Below is an editorial from today’s USA TODAY entitled, "Our view on elections: Public campaign finance in danger."

Similar editorials supporting the presidential public financing system and calling for it to be repaired, not repealed, have run in The New York Times, The Washington Post and The Los Angeles Times.

The USA TODAY editorial supports reforming the presidential public financing system and opposes efforts in the Senate to repeal it, which are being led by Republican Leader Mitch McConnell, a longtime opponent of campaign finance laws. The House last week in a partisan vote passed legislation to end the presidential  financing system.

According to the USA TODAY editorial:


The system Republicans are bent on killing was inspired by the Nixon presidency when corporations secretly bought White House favors and rich donors bought ambassadorships. It was designed to provide public money for serious primary candidates and the major parties’ nominees so they’d be less prone to rely on special interests. And it has worked. 

Critics of the system argue that small donors still have a voice. But who’s kidding whom? Does anyone think a candidate pays as much attention to an Iowa teacher who gives $100 as to Goldman Sachs, whose employees showered Obama with $995,000?

A second argument is deficit reduction. Opponents say killing public financing would save $617 million over 10 years. Let’s get serious. The largesse doled out to get donations makes that look like chump change.

The editorial states that, "The checkoff system should be expanded, not repealed."


USA TODAY
Our view on elections: Public campaign finance in danger
Editorial
February 2, 2011


The Watergate scandal taught the nation quite a bit about government corruption. Now, one of the bigger lessons of that era is getting unlearned. Big money – corrupting money – is flooding back into presidential politics, and the only alternative, public campaign financing, appears to be fading away.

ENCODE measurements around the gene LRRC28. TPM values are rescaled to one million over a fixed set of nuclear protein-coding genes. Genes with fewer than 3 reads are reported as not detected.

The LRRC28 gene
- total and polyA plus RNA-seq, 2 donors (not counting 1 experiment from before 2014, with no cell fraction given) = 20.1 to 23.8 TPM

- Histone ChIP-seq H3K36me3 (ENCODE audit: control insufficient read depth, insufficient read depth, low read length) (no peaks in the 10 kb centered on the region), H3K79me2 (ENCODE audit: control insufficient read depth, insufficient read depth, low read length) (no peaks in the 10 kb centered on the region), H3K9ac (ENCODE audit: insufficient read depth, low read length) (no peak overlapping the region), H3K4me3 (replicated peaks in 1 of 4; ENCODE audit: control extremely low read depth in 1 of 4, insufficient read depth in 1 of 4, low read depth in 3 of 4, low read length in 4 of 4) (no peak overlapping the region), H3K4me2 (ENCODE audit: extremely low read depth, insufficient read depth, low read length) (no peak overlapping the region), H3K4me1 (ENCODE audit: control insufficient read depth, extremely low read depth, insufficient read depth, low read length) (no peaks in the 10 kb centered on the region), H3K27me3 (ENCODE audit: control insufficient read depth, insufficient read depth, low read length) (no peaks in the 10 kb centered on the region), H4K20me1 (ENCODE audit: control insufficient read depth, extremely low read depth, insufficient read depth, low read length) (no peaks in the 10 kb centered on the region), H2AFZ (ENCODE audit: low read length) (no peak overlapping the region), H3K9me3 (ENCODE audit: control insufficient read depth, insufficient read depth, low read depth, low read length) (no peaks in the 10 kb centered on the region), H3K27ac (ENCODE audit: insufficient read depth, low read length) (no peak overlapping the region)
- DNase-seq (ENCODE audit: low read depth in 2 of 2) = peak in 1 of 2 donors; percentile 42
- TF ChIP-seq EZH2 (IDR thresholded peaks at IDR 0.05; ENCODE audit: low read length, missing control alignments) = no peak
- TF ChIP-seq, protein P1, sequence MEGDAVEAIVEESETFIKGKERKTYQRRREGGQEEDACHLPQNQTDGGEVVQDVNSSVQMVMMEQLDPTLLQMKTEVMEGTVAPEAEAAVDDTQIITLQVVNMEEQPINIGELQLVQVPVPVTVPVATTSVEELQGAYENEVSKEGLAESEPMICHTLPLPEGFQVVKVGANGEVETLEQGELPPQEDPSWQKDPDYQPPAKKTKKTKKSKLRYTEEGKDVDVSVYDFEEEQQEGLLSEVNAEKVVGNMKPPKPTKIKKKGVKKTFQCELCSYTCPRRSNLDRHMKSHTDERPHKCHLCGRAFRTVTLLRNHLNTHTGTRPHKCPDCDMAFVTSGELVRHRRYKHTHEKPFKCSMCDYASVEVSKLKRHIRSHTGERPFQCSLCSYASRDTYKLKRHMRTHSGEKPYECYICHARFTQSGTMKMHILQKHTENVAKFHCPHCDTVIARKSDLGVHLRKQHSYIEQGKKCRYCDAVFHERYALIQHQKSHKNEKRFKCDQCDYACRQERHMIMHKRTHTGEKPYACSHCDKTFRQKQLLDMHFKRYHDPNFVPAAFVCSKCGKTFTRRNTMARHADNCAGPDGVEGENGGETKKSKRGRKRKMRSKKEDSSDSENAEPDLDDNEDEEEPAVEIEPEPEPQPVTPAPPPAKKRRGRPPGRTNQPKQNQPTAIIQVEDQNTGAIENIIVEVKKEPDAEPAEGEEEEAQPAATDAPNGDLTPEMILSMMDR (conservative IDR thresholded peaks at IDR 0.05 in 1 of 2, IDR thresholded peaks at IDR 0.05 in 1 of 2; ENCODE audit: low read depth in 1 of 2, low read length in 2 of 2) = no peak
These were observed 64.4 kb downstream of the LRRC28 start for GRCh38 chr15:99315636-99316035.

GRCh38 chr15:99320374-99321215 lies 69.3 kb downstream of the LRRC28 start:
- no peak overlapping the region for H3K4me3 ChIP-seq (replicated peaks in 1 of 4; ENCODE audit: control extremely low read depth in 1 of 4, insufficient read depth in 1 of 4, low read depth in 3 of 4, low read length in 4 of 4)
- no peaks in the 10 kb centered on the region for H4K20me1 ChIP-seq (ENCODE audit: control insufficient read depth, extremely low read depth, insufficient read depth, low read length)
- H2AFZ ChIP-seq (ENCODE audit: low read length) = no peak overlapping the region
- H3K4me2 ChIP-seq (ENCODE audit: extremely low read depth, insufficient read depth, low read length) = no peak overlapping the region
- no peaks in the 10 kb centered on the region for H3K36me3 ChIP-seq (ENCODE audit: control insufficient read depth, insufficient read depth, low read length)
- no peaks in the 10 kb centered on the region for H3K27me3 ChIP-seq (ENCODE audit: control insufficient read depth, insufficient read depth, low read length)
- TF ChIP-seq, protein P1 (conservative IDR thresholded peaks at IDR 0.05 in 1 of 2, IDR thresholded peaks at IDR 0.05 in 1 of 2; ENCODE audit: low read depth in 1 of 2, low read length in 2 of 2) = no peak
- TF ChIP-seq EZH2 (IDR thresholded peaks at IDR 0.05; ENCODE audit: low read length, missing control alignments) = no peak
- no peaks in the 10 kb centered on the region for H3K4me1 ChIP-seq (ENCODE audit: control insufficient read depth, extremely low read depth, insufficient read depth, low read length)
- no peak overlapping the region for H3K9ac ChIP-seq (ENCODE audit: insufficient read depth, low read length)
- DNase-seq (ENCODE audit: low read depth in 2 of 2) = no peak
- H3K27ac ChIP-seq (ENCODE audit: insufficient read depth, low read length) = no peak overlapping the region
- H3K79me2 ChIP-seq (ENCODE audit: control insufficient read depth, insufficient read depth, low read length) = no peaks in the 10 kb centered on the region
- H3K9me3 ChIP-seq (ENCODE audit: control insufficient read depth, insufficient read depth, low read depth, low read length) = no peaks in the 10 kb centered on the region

For starters, most taxpayers -who can strike a blow against special interests simply by checking a box on their tax returns – don’t bother. Further, President Obama, who says he is a major supporter of the 1974 reform that created the checkoff, shot it full of holes in his 2008 presidential bid by rejecting public financing in favor of bigger contributions. Republicans voted last week in the House to bury it. A similar measure will soon be before the Senate.

The system Republicans are bent on killing was inspired by the Nixon presidency when corporations secretly bought White House favors and rich donors bought ambassadorships. It was designed to provide public money for serious primary candidates and the major parties’ nominees so they’d be less prone to rely on special interests. And it has worked. Millions of taxpayers have checked the box on their returns that directs $3 to a public financing fund. It doesn’t cost them a cent. It simply redirects part of their tax bill.

In campaigns from 1976 through 2004, presidential nominees volunteered to participate. But in 2008, Obama, a prodigious fundraiser, opted out when it became clear he could raise far more than Republican nominee John McCain, who took $84 million in public financing. Obama’s decision was a blow to a system that long enjoyed Democratic support.

Which party will benefit in future elections is guesswork. The certainty is that the influence of special interests swells as public money disappears. The losers? Everyday Americans who can’t write big checks.

Critics of the system argue that small donors still have a voice. But who’s kidding whom? Does anyone think a candidate pays as much attention to an Iowa teacher who gives $100 as to Goldman Sachs, whose employees showered Obama with $995,000?

A second argument is deficit reduction. Opponents say killing public financing would save $617 million over 10 years. Let’s get serious. The largesse doled out to get donations makes that look like chump change.

The checkoff system should be expanded, not repealed. The $84 million McCain accepted in 2008 was dwarfed by more than $200 million Obama raised just in the campaign’s final months. But changing that math seems mostly a matter of raising public awareness, not overcoming opposition.

In the post-Watergate years, as many as 29% of taxpayers participated. A USA TODAY/Gallup Poll in 2008 found even greater support for the system. If that were reflected on tax returns, the fund would not only be strengthened but theoretically could also be extended to Congress, where big givers bankroll many incumbents’ campaigns. Not that Congress likes the idea.

This is a fight between politicians’ interests and the public interest. With the lessons of Watergate fading, the public interest appears headed for a rough ride.